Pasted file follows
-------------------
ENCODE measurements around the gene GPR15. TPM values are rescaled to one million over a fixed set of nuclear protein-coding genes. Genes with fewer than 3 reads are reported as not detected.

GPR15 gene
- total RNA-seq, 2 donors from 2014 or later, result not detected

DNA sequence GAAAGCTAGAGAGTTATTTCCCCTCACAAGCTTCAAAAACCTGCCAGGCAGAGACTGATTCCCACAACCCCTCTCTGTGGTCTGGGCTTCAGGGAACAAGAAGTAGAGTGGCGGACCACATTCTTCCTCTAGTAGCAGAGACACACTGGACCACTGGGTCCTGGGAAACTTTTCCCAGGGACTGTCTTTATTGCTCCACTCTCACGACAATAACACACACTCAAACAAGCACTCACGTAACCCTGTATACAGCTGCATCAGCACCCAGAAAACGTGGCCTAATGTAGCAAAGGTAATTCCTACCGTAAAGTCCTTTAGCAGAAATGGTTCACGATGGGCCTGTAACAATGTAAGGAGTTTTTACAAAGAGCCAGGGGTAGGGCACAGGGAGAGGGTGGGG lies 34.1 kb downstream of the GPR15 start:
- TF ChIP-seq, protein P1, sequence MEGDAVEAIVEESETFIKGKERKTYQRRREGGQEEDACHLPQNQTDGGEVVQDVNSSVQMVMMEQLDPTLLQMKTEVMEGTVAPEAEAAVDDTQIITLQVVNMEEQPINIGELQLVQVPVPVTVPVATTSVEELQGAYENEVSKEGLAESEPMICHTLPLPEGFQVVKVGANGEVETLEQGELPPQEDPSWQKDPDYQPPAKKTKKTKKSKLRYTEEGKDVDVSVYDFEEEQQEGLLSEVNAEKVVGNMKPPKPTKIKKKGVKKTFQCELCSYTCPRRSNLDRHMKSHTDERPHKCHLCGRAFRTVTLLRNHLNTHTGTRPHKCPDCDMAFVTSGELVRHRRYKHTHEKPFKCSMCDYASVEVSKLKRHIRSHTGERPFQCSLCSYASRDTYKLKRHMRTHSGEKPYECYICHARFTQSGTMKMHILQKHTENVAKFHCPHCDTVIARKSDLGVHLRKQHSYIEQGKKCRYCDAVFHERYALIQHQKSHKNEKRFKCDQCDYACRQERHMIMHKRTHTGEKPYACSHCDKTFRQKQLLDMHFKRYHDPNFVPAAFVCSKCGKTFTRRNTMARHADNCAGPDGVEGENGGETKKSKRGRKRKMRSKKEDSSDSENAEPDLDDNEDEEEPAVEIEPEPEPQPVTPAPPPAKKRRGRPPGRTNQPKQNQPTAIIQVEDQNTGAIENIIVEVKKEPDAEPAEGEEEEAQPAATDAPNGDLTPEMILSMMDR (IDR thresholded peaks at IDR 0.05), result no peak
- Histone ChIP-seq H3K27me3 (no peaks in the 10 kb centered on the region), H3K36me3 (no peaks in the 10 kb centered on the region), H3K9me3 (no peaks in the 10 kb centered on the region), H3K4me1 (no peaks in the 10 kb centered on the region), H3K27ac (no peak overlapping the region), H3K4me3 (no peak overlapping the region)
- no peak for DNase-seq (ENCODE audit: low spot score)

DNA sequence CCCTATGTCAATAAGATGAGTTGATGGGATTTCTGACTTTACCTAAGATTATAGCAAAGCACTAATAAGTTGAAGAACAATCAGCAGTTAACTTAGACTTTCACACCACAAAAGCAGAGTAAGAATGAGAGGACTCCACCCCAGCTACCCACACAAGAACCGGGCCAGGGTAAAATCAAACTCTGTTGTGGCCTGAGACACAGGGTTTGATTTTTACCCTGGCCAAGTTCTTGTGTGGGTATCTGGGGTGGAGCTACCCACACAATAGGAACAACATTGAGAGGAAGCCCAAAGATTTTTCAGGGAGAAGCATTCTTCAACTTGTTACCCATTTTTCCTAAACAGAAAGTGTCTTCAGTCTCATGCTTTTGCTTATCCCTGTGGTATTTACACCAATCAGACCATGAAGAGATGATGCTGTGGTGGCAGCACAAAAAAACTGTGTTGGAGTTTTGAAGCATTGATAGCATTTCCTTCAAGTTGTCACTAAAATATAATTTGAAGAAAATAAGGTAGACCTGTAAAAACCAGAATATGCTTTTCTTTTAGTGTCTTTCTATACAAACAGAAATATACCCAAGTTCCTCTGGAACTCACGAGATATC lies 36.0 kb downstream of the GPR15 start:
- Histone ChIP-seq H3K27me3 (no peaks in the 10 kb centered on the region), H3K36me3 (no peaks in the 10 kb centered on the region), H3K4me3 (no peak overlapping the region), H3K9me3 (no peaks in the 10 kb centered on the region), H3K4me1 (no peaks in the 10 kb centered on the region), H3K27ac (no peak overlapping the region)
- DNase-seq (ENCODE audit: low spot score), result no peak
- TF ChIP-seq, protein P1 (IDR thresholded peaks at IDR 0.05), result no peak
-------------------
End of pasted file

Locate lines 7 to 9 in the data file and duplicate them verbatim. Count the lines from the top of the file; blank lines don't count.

- no peak for DNase-seq (ENCODE audit: low spot score)

DNA sequence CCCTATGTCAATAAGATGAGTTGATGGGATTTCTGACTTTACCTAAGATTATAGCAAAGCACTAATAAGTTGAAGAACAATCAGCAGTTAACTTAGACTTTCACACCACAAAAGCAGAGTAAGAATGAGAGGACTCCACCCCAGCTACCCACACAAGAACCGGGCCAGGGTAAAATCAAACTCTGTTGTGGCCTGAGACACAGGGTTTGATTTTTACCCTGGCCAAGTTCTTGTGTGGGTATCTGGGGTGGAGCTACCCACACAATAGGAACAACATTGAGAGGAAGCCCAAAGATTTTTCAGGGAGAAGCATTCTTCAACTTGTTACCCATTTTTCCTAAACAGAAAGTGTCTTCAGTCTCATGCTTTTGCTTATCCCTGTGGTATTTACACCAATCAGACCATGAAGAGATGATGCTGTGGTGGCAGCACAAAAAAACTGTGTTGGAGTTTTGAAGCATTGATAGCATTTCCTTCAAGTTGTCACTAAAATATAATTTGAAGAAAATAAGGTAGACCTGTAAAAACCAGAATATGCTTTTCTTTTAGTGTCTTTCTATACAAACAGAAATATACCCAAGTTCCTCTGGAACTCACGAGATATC lies 36.0 kb downstream of the GPR15 start:
- Histone ChIP-seq H3K27me3 (no peaks in the 10 kb centered on the region), H3K36me3 (no peaks in the 10 kb centered on the region), H3K4me3 (no peak overlapping the region), H3K9me3 (no peaks in the 10 kb centered on the region), H3K4me1 (no peaks in the 10 kb centered on the region), H3K27ac (no peak overlapping the region)